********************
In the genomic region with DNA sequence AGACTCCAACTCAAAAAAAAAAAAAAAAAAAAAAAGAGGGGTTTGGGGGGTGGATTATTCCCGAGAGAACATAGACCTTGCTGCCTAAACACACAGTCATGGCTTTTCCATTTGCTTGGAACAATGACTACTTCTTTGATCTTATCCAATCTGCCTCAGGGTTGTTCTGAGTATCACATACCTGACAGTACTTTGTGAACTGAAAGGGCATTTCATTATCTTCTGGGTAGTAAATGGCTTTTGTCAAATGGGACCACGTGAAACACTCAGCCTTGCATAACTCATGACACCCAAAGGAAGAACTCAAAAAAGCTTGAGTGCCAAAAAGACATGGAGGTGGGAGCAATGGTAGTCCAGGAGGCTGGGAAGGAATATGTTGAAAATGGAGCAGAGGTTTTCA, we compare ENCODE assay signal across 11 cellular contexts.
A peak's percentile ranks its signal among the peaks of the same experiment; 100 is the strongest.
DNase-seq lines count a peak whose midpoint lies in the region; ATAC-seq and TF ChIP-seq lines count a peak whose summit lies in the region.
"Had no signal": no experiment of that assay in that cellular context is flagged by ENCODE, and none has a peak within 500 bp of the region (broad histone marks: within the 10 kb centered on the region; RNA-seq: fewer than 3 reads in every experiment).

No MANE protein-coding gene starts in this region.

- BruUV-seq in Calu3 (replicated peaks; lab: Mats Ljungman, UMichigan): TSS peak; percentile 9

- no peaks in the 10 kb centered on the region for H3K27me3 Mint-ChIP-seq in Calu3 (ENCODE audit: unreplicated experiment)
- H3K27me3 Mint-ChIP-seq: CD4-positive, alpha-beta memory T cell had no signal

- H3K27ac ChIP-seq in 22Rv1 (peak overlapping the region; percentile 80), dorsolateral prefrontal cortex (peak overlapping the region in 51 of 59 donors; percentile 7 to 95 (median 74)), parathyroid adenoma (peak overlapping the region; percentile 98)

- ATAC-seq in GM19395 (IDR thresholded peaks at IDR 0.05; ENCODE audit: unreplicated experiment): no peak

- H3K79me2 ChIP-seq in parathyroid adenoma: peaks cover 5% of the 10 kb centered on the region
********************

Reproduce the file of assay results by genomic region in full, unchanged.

In the genomic region with DNA sequence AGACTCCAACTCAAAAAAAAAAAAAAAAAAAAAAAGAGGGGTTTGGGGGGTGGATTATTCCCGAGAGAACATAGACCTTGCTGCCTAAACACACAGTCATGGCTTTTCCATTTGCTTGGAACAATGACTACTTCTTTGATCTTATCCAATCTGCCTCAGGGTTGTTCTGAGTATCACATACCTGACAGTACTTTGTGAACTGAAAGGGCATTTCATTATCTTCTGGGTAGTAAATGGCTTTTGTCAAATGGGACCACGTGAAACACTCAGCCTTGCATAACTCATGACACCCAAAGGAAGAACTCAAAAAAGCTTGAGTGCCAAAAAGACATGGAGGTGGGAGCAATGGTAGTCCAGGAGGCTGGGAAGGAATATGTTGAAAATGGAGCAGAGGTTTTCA, we compare ENCODE assay signal across 11 cellular contexts.
A peak's percentile ranks its signal among the peaks of the same experiment; 100 is the strongest.
DNase-seq lines count a peak whose midpoint lies in the region; ATAC-seq and TF ChIP-seq lines count a peak whose summit lies in the region.
"Had no signal": no experiment of that assay in that cellular context is flagged by ENCODE, and none has a peak within 500 bp of the region (broad histone marks: within the 10 kb centered on the region; RNA-seq: fewer than 3 reads in every experiment).

No MANE protein-coding gene starts in this region.

- BruUV-seq in Calu3 (replicated peaks; lab: Mats Ljungman, UMichigan): TSS peak; percentile 9

- no peaks in the 10 kb centered on the region for H3K27me3 Mint-ChIP-seq in Calu3 (ENCODE audit: unreplicated experiment)
- H3K27me3 Mint-ChIP-seq: CD4-positive, alpha-beta memory T cell had no signal

- H3K27ac ChIP-seq in 22Rv1 (peak overlapping the region; percentile 80), dorsolateral prefrontal cortex (peak overlapping the region in 51 of 59 donors; percentile 7 to 95 (median 74)), parathyroid adenoma (peak overlapping the region; percentile 98)

- ATAC-seq in GM19395 (IDR thresholded peaks at IDR 0.05; ENCODE audit: unreplicated experiment): no peak

- H3K79me2 ChIP-seq in parathyroid adenoma: peaks cover 5% of the 10 kb centered on the region